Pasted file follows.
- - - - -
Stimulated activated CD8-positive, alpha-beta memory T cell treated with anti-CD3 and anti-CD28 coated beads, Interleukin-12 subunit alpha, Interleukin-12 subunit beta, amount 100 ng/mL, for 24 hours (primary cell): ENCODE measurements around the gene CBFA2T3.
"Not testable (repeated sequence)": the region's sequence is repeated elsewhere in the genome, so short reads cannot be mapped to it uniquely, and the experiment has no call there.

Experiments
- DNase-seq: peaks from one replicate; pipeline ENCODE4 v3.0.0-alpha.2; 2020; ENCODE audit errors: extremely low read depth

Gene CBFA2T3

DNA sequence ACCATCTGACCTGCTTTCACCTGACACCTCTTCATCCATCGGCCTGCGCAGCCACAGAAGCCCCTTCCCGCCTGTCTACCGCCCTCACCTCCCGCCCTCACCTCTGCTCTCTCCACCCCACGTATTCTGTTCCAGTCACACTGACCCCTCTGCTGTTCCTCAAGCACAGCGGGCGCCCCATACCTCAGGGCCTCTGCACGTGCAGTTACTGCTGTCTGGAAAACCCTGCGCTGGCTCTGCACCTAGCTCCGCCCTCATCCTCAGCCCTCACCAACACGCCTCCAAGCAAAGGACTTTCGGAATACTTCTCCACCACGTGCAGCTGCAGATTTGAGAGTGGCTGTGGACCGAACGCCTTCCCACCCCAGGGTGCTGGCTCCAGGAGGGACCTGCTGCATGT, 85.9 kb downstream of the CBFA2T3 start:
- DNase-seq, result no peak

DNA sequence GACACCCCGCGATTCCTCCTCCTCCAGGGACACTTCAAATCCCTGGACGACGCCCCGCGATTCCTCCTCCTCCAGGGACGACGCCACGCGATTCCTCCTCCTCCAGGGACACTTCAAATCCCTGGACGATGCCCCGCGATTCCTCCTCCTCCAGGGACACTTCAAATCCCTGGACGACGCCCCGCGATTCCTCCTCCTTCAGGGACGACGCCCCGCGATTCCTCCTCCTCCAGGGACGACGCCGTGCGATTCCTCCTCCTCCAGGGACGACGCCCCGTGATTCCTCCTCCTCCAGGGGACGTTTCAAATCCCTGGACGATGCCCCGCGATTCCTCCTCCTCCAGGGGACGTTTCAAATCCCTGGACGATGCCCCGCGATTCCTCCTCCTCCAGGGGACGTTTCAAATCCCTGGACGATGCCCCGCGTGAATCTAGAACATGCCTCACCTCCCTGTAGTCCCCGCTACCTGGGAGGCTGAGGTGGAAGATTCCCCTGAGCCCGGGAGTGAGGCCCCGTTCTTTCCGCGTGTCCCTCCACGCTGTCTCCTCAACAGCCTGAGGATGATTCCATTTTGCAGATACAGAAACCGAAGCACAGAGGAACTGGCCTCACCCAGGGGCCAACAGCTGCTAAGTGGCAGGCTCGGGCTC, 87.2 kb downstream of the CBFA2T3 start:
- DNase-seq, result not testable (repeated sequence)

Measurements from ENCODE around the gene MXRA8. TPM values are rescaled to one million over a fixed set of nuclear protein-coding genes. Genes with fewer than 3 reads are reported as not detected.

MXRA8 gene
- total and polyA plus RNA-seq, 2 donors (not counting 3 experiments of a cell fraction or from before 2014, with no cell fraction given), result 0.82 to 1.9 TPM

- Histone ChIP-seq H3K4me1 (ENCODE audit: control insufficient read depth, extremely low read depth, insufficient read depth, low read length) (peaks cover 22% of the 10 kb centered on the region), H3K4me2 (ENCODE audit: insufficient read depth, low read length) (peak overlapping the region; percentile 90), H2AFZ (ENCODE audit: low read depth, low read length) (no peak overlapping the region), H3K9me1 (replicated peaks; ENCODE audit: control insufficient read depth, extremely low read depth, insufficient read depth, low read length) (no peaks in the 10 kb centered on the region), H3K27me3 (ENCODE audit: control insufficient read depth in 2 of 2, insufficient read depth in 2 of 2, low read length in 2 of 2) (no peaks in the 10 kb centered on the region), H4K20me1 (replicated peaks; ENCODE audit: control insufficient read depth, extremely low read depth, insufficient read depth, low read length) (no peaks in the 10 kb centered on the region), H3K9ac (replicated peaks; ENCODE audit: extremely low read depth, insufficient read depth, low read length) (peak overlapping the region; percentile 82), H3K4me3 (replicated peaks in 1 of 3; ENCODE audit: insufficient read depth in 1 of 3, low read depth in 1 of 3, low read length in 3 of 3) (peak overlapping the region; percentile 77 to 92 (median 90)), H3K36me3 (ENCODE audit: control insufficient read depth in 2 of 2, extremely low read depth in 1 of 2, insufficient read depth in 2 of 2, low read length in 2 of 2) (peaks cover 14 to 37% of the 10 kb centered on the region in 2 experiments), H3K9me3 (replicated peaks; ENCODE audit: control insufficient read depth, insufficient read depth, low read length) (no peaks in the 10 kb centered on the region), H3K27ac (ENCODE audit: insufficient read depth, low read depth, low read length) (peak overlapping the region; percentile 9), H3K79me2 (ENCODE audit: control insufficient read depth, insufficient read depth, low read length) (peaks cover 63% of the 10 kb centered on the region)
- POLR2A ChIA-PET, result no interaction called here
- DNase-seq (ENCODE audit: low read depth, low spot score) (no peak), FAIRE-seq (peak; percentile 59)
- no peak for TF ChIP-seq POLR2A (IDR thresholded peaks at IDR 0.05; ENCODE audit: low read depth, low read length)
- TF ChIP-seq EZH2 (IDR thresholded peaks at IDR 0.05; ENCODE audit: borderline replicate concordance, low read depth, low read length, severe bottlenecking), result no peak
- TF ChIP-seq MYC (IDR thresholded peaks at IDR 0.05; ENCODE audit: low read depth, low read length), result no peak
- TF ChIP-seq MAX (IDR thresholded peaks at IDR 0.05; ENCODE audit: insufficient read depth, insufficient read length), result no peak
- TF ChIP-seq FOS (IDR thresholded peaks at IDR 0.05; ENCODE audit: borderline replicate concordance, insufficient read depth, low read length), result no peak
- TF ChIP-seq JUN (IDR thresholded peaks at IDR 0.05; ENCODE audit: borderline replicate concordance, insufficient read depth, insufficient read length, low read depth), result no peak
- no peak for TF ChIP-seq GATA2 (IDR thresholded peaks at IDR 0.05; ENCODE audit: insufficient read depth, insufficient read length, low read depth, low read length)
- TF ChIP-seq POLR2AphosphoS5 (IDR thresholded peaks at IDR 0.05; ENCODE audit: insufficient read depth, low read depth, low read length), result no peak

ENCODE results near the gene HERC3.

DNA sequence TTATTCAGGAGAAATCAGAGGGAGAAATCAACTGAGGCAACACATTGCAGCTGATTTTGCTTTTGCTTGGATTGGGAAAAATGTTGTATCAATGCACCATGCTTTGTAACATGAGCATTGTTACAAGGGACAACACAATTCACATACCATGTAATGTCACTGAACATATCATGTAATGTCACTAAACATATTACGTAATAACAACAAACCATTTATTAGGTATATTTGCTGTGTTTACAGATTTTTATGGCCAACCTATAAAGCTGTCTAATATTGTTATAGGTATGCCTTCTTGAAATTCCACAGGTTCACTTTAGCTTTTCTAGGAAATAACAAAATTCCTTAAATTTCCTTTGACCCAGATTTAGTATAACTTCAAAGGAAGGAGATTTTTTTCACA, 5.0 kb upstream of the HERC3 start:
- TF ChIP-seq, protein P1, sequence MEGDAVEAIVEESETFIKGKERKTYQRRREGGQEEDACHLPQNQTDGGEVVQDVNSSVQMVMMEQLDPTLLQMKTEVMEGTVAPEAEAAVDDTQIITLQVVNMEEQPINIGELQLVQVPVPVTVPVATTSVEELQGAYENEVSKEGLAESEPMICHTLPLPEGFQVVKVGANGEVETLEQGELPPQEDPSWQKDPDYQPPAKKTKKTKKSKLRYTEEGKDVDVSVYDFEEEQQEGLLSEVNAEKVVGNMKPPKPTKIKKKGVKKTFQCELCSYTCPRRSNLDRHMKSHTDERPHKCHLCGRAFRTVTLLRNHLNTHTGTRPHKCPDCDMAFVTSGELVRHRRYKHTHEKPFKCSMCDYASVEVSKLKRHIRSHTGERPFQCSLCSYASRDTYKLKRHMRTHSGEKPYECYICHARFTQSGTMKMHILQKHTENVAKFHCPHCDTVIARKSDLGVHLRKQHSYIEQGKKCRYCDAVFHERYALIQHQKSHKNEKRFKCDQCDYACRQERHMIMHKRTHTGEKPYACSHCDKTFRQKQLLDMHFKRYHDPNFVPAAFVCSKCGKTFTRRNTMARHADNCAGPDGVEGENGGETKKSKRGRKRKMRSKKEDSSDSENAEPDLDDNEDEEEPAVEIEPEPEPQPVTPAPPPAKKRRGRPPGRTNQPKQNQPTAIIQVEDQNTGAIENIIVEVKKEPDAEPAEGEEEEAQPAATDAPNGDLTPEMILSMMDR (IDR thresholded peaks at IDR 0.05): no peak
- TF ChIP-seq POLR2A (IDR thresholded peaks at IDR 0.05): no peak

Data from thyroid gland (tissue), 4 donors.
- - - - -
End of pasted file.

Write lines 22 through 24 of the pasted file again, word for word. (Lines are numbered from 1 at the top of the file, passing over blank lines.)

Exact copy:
- no peak for TF ChIP-seq GATA2 (IDR thresholded peaks at IDR 0.05; ENCODE audit: insufficient read depth, insufficient read length, low read depth, low read length)
- TF ChIP-seq POLR2AphosphoS5 (IDR thresholded peaks at IDR 0.05; ENCODE audit: insufficient read depth, low read depth, low read length), result no peak

ENCODE results near the gene HERC3.